Sidebar about norms: The result linked at the top talks about L0 norms, but that’s a very weak and artificial criterion and anything which can work against L2 norms can work against L0 norms. My commentary about training sets works on L2 norms but is cheesecloth against the Linf norm. The techniques given likely/hopefully work on the L2 norm and might have some limited defense on the Linf norm. My suspicion is that trying to be defended in the Linf norm is profoundly misguided. It’s possible to force an Linf norm change to make a meaningful L2 norm change without very much change to human perception just by dropping some of the low-order information, but that’s meaningful information which is being dropped. Aiming for the Linf norm is probably just attempting to force neural networks to replicate a particular artifact of the limitations of human cognition because we can’t admit that our perception sucks and techniques which can make better use of that information are valuable.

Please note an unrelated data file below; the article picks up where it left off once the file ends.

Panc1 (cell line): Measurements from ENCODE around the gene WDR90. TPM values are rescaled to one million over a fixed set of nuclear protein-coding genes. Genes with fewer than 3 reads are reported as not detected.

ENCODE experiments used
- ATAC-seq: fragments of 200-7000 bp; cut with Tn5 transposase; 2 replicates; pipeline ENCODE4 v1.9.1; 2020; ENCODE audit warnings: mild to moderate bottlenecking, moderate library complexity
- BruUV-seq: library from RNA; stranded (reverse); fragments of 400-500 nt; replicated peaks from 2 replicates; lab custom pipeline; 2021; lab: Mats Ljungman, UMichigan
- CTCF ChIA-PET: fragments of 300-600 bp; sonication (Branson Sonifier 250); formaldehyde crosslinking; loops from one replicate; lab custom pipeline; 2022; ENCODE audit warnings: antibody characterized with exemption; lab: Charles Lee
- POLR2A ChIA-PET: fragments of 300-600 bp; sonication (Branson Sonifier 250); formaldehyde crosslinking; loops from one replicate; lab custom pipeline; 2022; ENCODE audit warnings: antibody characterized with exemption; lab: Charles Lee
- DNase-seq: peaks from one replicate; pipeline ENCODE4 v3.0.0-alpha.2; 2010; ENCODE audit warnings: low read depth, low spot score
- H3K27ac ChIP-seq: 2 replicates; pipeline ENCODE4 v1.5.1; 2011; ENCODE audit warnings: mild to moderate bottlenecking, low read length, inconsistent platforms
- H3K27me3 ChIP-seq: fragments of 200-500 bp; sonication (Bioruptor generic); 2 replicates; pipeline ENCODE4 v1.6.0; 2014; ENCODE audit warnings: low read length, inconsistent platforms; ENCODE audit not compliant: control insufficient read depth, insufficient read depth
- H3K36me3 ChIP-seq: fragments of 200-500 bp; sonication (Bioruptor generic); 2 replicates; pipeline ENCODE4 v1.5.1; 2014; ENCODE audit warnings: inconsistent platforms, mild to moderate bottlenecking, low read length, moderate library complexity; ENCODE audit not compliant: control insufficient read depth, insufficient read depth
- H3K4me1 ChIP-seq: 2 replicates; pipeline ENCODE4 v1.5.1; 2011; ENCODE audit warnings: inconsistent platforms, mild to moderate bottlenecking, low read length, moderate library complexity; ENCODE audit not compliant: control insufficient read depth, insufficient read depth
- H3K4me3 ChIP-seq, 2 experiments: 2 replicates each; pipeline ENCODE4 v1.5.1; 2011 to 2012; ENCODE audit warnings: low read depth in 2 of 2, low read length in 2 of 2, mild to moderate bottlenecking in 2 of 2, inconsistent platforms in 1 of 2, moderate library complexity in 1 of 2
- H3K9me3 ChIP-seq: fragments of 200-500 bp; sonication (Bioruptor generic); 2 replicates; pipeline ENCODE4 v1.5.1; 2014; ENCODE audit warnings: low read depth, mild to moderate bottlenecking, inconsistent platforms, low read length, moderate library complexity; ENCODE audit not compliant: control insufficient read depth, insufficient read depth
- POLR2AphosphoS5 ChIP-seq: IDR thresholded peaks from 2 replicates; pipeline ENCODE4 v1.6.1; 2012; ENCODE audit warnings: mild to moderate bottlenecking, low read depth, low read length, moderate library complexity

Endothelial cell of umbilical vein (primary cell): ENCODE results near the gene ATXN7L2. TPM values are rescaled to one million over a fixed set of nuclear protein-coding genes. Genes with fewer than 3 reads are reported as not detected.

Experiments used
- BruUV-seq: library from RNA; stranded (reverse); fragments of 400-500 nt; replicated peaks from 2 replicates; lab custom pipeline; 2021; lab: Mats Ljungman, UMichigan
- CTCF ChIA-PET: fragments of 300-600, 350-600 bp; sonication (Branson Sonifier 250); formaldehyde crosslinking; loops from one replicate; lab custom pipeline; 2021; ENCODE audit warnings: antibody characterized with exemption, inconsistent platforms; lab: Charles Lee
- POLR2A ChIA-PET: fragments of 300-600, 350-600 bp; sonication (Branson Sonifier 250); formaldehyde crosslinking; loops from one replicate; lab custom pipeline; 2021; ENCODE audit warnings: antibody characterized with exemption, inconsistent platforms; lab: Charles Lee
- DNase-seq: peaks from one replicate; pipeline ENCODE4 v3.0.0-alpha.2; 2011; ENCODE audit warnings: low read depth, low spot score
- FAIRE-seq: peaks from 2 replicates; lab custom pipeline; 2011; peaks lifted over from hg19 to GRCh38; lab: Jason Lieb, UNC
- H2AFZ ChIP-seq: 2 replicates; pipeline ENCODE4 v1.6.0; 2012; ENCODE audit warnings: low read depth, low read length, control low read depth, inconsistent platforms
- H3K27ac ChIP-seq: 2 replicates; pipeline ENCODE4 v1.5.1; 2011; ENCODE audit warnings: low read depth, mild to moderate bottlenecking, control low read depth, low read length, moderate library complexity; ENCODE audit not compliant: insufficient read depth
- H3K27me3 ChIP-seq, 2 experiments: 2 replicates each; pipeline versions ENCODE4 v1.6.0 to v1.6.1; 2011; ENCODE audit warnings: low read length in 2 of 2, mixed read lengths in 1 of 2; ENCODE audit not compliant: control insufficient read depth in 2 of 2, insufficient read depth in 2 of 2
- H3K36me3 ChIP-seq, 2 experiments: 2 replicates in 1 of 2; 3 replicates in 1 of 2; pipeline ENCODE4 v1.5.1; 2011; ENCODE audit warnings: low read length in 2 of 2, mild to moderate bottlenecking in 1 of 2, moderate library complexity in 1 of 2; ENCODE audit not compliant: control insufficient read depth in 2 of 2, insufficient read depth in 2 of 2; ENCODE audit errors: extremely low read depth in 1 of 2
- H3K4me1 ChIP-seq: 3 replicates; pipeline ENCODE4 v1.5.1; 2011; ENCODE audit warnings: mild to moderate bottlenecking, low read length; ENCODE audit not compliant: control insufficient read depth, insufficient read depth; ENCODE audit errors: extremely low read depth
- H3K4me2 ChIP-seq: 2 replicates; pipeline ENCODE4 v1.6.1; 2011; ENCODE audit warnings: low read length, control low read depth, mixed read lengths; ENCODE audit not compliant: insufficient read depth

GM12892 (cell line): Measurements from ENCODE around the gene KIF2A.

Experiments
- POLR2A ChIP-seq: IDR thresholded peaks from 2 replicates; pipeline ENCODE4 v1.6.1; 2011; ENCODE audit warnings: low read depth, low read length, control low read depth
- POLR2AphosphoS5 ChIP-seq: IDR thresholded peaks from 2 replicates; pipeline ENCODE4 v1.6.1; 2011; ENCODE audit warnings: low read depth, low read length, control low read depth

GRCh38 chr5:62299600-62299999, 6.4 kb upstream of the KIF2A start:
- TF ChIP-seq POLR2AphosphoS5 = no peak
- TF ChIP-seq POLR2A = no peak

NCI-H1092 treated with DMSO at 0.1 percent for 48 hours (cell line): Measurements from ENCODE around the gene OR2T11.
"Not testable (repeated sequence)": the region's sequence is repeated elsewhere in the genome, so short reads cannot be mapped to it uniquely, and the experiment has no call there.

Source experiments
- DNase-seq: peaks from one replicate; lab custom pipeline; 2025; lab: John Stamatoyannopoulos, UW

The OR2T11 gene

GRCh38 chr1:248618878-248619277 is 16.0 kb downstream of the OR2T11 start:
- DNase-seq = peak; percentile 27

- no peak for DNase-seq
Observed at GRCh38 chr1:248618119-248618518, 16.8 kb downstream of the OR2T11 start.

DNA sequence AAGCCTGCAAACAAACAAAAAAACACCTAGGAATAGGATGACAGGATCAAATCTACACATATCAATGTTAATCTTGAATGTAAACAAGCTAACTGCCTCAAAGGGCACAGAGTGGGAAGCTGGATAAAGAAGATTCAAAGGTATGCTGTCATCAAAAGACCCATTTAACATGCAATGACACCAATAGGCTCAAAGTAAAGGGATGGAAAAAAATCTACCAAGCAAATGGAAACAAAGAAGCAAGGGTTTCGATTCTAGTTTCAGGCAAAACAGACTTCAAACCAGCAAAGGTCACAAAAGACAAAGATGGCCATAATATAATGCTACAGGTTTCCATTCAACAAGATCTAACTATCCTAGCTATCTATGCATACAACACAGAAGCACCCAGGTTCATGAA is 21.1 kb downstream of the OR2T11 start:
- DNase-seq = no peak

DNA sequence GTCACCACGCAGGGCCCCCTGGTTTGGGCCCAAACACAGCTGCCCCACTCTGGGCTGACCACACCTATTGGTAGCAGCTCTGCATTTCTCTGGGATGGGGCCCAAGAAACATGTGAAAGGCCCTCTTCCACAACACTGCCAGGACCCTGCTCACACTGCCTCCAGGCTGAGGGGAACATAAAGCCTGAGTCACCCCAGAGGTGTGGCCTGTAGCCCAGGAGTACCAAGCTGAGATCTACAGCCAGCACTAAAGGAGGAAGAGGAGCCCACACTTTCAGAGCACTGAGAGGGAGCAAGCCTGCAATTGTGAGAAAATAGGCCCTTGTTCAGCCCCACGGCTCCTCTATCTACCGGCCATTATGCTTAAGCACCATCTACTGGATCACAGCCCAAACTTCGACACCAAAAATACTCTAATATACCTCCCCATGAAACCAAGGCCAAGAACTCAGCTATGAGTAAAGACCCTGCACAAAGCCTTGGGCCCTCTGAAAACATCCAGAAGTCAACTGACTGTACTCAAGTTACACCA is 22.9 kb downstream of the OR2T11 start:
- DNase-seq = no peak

Bram Cohen

Creator of BitTorrent. Mad scientist. Puzzle author.